Center who is seventh on the Blues' all-time games played list injured
opposite shoulder in 2015, understands to patiently rehab accordingly
HAZELWOOD, Mo. -- Patrik Berglund was so excited at what the Blues roster would look like moving forward into his 10th NHL season after an offseason of minimal improvements with more of a youthful infusion, he got off to an early start on the training regimen to get ready.
But then it happened.
Another shoulder injury.
|(St. Louis Blues photo)|
Patrik Berglund (left) celebrates a goal with Jaden Schwartz in Game 5 of the
Western Conference Final in 2016 for the Blues against San Jose.
It's not what the 29-year-old who has played all 637 NHL games with the Bluenote on his chest and beginning a new five-year, $19.25 million contract signed on February 24 had in mind.
Especially after being given a solid role and identity under Mike Yeo when Yeo took over for Ken Hitchcock.
But instead of skating with fellow teammates and NHL players during informal skates at the Ice Zone inside St. Louis Outlet Mall these days, Berglund finds himself in warmup clothes rehabbing a second shoulder injury.
"Obviously a really tough break. I don't think anyone wants to go through an injury and rehabbing and all that," Berglund said Thursday. "An unfortunate accident, too, but you've got to just move forward, try to get healthy and that's all you can do.
"It's a tough sport. You get banged up obviously, but especially for me, I've injured both shoulders. Hopefully when we get this one back in shape, at least they will be pretty solid hopefully."
Berglund, who had 23 goals and 11 assists in 82 games last season and has 296 points (151 goals, 145 assists) in his career, has been rehabbing in St. Louis, and will continue to do so until he's healthy.
"I've been here already for a couple of weeks," Berglund said. "I've started the rehab process. Even in that process, you've got some good days where you feel you can do some solid work and you also got days where it just doesn't feel very good. It goes up and down.
"... So far, so good. You're just rehabbing and listening to your body telling you what to do. You can't just push it too hard. It's fresh in my mind from the other one (sustained at the end of the 2014-15 regular season). You've got to listen to your body and basically take it one day at a time. That's all you can do."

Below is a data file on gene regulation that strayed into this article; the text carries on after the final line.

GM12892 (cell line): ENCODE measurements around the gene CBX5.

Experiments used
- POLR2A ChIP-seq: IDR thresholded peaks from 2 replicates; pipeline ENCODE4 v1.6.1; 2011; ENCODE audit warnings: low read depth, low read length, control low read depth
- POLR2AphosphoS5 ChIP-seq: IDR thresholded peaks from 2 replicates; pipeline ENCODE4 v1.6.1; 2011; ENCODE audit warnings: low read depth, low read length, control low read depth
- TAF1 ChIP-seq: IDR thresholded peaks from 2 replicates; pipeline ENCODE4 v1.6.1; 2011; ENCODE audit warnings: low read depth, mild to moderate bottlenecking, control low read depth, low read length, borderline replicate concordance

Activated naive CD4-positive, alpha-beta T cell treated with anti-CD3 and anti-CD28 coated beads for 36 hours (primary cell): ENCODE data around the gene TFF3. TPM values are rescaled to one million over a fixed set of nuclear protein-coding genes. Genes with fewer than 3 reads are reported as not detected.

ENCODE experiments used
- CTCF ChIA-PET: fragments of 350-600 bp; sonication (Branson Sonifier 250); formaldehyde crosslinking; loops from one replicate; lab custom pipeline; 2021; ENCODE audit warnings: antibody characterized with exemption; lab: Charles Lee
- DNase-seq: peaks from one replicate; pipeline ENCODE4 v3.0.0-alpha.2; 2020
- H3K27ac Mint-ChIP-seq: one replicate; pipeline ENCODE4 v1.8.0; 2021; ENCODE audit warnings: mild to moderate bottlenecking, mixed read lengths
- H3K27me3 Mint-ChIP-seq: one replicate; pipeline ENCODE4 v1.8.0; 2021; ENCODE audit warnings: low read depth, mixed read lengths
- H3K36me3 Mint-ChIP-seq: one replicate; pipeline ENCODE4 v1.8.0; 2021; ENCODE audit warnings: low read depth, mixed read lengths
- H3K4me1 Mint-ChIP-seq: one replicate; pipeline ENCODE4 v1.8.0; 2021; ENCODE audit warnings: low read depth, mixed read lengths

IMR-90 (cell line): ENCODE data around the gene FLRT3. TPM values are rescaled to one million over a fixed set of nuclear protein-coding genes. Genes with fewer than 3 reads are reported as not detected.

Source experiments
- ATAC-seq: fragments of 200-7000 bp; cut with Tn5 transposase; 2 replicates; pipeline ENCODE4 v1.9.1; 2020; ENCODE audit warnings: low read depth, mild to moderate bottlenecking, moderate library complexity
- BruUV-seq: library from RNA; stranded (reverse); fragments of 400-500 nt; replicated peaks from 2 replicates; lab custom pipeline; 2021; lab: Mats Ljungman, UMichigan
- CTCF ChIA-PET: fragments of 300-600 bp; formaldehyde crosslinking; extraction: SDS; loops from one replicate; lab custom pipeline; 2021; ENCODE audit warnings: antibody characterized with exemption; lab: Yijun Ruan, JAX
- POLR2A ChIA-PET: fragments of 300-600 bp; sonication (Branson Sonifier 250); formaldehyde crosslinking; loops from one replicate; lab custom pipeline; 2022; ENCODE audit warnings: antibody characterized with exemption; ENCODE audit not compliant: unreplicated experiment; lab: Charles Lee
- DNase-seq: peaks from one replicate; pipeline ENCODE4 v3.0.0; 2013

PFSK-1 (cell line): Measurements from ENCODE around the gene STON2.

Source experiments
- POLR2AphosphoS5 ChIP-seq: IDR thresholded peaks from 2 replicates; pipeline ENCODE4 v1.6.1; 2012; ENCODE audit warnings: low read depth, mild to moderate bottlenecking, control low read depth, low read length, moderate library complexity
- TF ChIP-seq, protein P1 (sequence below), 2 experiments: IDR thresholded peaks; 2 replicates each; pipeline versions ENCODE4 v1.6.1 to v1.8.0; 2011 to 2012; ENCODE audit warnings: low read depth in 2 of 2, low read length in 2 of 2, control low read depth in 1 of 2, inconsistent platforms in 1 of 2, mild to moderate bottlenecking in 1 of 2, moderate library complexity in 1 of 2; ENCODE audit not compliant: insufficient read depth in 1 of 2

Yeo was utilizing Berglund in important situations, including both sides of the special teams and critical ice times late in games with the two points in the balance. It was a big reason why Berglund was motivated to get a leg up on summer training and come in hopping at an accelerated rate from the start.
"It was really exciting to play for him," Berglund said of Yeo. "I was hoping to have a good summer, get in shape and get better and better. Not only be in shape, but develop to get better and stronger, faster and work on the areas you think you need to improve. It was definitely a tough blow. I barely got two weeks to work on stuff. "
Berglund was expected to be penciled in as the third-line center when the season opens Oct. 4 in Pittsburgh. Now the competition will open up to a slew of younger players and perhaps veteran Vladimir Sobotka, who gets more ice to get re-acclimated with the North American ice surface again after spending three seasons in the Kontinental Hockey League before returning to St. Louis for the last game of the regular season and the playoffs.
|(St. Louis Blues photo)|
Blues center Patrik Berglund (21) looks for a rebound in the 2017 NHL
Winter Classic on Jan. 2 against Chicago. Berglund will be sidelined until
December with a separated left shoulder sustained during offseason training.
"I think it's a really good balance," Berglund said of the team, which added Brayden Schenn from Philadelphia via trade for Jori Lehtera and two first-round picks. "I'm very excited about this year. I think we're looking really good. As the year keeps going on too, we're getting more and more obviously experienced and in playoff situations and so on. Hopefully we learn from that and keep building and keep moving forward."
Berglund, if all goes according to plan, will at some point this season pass Garry Unger for sixth on the all-time games played list in franchise history. Unger sits at 662. Getting to Bernie Federko's all-time record of 927 will be quite the chore, and one that apparently is a jinx every time it's brought up.
"I guess so. It wasn't a very good start to it," Berglund said. "Hopefully I still have a lot of games left to play and hopefully I can get there one day."